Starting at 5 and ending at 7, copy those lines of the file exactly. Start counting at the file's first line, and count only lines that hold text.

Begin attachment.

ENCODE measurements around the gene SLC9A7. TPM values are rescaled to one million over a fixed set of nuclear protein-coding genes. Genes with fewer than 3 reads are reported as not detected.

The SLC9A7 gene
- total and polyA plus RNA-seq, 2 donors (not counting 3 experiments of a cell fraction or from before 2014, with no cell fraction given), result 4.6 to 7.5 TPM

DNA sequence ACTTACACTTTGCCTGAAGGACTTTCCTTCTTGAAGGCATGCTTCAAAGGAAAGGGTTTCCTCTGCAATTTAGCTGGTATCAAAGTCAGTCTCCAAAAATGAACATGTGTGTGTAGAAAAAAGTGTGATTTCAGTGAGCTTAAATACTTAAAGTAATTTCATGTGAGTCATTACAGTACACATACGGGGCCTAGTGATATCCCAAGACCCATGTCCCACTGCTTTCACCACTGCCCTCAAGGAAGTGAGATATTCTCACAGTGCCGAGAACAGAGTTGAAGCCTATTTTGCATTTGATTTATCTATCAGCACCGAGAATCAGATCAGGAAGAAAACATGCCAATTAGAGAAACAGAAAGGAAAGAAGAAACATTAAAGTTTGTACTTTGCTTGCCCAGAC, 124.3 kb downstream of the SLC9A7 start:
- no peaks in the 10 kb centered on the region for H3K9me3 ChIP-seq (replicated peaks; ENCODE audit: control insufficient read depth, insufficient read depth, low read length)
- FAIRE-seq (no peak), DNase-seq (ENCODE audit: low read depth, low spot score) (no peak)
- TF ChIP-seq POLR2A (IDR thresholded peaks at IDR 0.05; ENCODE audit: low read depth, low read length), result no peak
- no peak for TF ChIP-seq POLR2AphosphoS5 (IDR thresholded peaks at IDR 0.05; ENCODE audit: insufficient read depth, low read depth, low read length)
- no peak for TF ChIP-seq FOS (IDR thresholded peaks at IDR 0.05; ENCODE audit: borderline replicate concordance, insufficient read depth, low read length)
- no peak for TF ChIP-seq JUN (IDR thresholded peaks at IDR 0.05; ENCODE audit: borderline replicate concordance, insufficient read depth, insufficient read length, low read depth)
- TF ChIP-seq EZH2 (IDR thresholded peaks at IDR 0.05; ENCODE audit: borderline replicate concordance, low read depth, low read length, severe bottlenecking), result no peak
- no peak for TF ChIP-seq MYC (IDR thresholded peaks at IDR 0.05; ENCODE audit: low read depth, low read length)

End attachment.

- no peaks in the 10 kb centered on the region for H3K9me3 ChIP-seq (replicated peaks; ENCODE audit: control insufficient read depth, insufficient read depth, low read length)
- FAIRE-seq (no peak), DNase-seq (ENCODE audit: low read depth, low spot score) (no peak)
- TF ChIP-seq POLR2A (IDR thresholded peaks at IDR 0.05; ENCODE audit: low read depth, low read length), result no peak